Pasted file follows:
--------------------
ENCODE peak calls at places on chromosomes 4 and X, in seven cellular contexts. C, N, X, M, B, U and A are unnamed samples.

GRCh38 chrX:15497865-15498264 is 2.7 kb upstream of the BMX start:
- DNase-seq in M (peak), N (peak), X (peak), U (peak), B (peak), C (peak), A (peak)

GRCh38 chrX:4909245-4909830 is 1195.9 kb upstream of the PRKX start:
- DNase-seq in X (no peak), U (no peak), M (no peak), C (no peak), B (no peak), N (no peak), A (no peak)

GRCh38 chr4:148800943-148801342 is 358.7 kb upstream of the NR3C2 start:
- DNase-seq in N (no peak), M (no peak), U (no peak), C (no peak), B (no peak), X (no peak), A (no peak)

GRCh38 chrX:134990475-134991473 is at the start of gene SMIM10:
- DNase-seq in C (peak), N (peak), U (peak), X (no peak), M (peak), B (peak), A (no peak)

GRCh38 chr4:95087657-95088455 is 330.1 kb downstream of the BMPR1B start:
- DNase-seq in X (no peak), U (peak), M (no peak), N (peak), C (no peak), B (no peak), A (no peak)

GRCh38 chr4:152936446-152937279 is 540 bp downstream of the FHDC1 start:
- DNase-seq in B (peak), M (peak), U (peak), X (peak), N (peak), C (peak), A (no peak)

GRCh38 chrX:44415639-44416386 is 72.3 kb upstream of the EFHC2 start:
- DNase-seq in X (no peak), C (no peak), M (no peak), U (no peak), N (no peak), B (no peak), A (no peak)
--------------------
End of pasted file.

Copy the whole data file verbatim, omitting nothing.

ENCODE peak calls at places on chromosomes 4 and X, in seven cellular contexts. C, N, X, M, B, U and A are unnamed samples.

GRCh38 chrX:15497865-15498264 is 2.7 kb upstream of the BMX start:
- DNase-seq in M (peak), N (peak), X (peak), U (peak), B (peak), C (peak), A (peak)

GRCh38 chrX:4909245-4909830 is 1195.9 kb upstream of the PRKX start:
- DNase-seq in X (no peak), U (no peak), M (no peak), C (no peak), B (no peak), N (no peak), A (no peak)

GRCh38 chr4:148800943-148801342 is 358.7 kb upstream of the NR3C2 start:
- DNase-seq in N (no peak), M (no peak), U (no peak), C (no peak), B (no peak), X (no peak), A (no peak)

GRCh38 chrX:134990475-134991473 is at the start of gene SMIM10:
- DNase-seq in C (peak), N (peak), U (peak), X (no peak), M (peak), B (peak), A (no peak)

GRCh38 chr4:95087657-95088455 is 330.1 kb downstream of the BMPR1B start:
- DNase-seq in X (no peak), U (peak), M (no peak), N (peak), C (no peak), B (no peak), A (no peak)

GRCh38 chr4:152936446-152937279 is 540 bp downstream of the FHDC1 start:
- DNase-seq in B (peak), M (peak), U (peak), X (peak), N (peak), C (peak), A (no peak)

GRCh38 chrX:44415639-44416386 is 72.3 kb upstream of the EFHC2 start:
- DNase-seq in X (no peak), C (no peak), M (no peak), U (no peak), N (no peak), B (no peak), A (no peak)